You probably play table top games, maybe you really like fantasy or science fiction novels and movies. Maybe you play an MMORPG or other roleplaying video games. You probably have a really in depth character background, and odds are your character has all kinds of interesting flaws to them. There is absolutely nothing wrong with having character flaws. I encourage them because they round out characters and make them more realistic. Being a Paste Eater has just as many responsibilities as being a Stick Jock. The first thing to remember is that in any LARP, there is no such thing as a main character. You are one of the players, everyone gets the chance to be a hero if they so choose. While you might get a moment here or a moment there where you get to be the star, you can’t demand that people constantly be paying attention to you at the cost of other people, or worse at the cost of the game master’s story. Its alright for your character to stand by their morals and refuse to kill and eat babies, for example, but you shouldn’t continue to harass the people who did months (or years) later. You can be a pacifist or hate elves or fear magic or whatever you want, but do not make it so that other people aren’t having fun because of the type of character you have chosen to play.

There are times when you just need to give up and hit things with a stick. Maybe there are bandits blocking the way, maybe you’re in hell or maybe you’re in the middle of a war. There are going to be times when you can’t talk your way out of the situation. You can try your damnedest, but maybe the NPCs are playing aggressive characters or maybe they were told to resort to combat. Combat happens, I promise you that. If you’re completely averse to combat, consider trying a theatre style LARP. But if you want to take part in a combat LARP, you will get hit and you will sometimes have to fight.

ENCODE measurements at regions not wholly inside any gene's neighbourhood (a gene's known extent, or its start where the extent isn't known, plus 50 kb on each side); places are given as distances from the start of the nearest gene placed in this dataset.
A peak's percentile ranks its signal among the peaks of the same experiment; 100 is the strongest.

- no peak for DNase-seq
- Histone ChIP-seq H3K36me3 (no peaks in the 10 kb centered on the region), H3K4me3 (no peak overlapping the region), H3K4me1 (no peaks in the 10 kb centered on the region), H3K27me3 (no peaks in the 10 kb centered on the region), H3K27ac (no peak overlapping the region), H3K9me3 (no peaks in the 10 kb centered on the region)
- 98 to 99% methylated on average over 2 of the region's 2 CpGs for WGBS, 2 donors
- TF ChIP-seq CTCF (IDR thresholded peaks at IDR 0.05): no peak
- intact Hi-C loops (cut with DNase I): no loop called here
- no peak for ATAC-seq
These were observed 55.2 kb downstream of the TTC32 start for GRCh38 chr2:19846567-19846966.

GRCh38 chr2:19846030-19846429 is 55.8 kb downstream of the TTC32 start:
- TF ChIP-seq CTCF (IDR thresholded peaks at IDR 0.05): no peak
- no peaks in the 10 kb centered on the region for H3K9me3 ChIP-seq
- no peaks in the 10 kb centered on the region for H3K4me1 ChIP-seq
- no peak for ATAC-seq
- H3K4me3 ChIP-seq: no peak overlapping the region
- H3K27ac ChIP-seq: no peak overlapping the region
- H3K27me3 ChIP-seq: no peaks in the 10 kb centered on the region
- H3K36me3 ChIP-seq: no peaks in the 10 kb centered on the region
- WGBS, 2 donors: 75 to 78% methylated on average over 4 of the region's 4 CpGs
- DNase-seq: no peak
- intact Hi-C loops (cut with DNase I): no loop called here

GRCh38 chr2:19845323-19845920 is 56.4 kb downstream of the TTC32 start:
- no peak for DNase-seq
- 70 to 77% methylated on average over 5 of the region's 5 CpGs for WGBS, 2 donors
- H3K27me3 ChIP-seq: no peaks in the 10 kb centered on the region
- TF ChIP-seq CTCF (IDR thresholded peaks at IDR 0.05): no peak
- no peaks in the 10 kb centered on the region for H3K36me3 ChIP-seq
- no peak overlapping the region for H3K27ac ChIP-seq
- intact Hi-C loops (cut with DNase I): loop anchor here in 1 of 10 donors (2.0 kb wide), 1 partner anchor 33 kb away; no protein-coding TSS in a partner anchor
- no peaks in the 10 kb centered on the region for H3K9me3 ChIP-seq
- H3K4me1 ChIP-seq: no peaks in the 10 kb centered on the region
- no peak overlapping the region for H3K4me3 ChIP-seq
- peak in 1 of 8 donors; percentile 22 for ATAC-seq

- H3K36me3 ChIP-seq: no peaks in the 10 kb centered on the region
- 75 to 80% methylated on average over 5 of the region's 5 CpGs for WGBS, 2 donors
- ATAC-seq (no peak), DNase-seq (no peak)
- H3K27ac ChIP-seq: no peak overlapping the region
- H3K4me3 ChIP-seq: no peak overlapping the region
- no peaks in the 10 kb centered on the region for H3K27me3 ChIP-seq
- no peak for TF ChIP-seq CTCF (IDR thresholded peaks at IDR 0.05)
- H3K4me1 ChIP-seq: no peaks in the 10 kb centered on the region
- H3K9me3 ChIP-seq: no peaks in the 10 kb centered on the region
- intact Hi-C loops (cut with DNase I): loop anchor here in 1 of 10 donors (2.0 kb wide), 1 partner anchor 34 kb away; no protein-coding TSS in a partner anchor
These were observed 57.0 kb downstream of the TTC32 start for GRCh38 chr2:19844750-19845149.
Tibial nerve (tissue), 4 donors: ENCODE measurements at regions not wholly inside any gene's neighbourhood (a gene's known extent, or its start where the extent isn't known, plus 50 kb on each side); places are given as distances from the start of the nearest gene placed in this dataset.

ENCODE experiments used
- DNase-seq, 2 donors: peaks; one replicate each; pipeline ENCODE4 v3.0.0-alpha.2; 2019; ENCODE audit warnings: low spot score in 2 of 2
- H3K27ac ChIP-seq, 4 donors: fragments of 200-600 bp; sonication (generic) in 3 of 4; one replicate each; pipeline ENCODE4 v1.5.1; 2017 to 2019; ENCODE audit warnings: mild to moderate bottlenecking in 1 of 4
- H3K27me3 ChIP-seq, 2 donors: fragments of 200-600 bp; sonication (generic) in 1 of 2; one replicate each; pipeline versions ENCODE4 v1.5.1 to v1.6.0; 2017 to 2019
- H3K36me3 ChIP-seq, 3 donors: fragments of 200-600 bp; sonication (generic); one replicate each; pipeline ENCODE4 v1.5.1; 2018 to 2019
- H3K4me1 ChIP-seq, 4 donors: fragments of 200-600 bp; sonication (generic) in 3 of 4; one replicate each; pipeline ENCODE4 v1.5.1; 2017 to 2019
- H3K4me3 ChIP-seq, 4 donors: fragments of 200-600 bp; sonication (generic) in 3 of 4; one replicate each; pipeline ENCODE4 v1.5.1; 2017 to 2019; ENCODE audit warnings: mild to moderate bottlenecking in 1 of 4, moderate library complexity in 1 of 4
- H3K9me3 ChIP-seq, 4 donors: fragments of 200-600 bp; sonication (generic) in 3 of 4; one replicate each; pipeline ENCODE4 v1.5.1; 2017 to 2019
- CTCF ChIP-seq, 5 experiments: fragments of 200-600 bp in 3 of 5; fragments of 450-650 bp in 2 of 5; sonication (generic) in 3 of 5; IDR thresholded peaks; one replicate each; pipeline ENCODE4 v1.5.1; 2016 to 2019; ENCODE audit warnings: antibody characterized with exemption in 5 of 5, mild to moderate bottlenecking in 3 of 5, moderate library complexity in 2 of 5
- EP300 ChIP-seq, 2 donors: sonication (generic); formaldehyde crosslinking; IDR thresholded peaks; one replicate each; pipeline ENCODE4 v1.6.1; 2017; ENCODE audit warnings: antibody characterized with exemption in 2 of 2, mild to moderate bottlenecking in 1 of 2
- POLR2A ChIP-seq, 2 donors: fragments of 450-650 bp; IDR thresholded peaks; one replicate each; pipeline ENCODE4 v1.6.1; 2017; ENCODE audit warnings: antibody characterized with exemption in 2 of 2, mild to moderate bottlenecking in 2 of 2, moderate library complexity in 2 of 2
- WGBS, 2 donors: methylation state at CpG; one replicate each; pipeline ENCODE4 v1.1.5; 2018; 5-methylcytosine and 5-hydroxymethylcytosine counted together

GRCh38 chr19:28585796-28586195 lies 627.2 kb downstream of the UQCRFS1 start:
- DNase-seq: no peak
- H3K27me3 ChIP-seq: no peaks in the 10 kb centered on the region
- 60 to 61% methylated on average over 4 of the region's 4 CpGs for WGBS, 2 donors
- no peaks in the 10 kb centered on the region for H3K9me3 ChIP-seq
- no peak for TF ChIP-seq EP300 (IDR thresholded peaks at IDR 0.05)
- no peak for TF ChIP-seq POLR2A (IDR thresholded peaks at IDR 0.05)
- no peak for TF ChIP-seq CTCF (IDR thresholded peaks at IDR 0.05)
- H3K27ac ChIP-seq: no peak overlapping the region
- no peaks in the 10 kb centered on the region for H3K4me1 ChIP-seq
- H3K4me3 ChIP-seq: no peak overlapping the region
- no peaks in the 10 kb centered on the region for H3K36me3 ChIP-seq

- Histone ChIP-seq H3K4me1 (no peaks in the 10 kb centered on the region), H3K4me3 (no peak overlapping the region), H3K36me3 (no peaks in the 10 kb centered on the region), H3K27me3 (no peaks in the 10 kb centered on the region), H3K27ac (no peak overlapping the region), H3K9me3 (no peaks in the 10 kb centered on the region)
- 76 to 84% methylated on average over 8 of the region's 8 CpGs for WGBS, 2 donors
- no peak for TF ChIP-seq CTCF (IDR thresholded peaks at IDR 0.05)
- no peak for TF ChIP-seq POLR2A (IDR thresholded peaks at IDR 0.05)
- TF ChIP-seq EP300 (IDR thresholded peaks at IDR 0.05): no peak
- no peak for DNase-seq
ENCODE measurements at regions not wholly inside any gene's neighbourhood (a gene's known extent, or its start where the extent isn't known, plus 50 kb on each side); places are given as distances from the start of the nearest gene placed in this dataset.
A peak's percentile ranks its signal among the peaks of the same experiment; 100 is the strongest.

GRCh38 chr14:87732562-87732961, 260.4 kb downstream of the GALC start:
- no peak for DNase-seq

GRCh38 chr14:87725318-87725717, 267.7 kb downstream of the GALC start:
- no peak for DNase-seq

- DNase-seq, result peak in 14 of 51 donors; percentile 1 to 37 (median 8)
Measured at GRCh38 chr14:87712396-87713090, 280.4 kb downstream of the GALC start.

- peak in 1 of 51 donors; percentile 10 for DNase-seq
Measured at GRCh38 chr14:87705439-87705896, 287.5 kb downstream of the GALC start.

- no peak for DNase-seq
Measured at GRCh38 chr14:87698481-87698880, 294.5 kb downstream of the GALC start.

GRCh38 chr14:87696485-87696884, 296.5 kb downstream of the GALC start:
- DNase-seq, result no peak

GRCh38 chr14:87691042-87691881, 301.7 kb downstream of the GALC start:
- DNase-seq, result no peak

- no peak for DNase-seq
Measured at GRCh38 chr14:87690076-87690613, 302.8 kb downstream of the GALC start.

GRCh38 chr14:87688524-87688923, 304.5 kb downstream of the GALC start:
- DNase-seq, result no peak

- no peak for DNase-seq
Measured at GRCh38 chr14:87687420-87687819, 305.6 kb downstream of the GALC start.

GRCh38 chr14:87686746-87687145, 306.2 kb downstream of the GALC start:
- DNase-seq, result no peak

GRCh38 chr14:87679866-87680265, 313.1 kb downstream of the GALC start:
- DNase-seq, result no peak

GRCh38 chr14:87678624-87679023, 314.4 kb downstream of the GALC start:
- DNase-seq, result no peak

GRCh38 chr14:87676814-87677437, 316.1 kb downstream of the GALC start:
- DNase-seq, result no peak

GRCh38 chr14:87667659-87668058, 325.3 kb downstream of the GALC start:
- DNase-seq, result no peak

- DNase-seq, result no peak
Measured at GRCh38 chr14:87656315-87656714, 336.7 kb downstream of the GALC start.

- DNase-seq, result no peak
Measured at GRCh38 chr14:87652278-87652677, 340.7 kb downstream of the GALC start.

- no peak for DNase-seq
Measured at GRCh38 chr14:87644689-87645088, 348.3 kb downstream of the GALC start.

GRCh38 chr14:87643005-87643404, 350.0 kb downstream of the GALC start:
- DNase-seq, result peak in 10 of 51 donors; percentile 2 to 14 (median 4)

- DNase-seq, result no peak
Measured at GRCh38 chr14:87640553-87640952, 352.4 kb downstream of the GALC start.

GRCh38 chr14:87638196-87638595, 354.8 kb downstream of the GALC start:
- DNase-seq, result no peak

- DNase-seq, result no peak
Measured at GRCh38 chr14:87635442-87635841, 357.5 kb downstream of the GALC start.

When you’re making your character, it might seem like a good idea to be afraid of fire and the dark, to be weak to iron and to have a specific way that people can take control of your character. It might seem like a good idea to only speak in your own native language. Maybe your character can only repeat the last word said to you. Maybe you have horrible amnesia. No matter how you build your character, you need to stop and think about how this character will interact with other people. Can you have a conversation? Are you willing to let your character be taught and change?  If you’re willing to have character growth, you can get away with more than you can otherwise. But remember that your character should always be able to handle dealing with other people. You can be shy or afraid, but be willing to talk to people.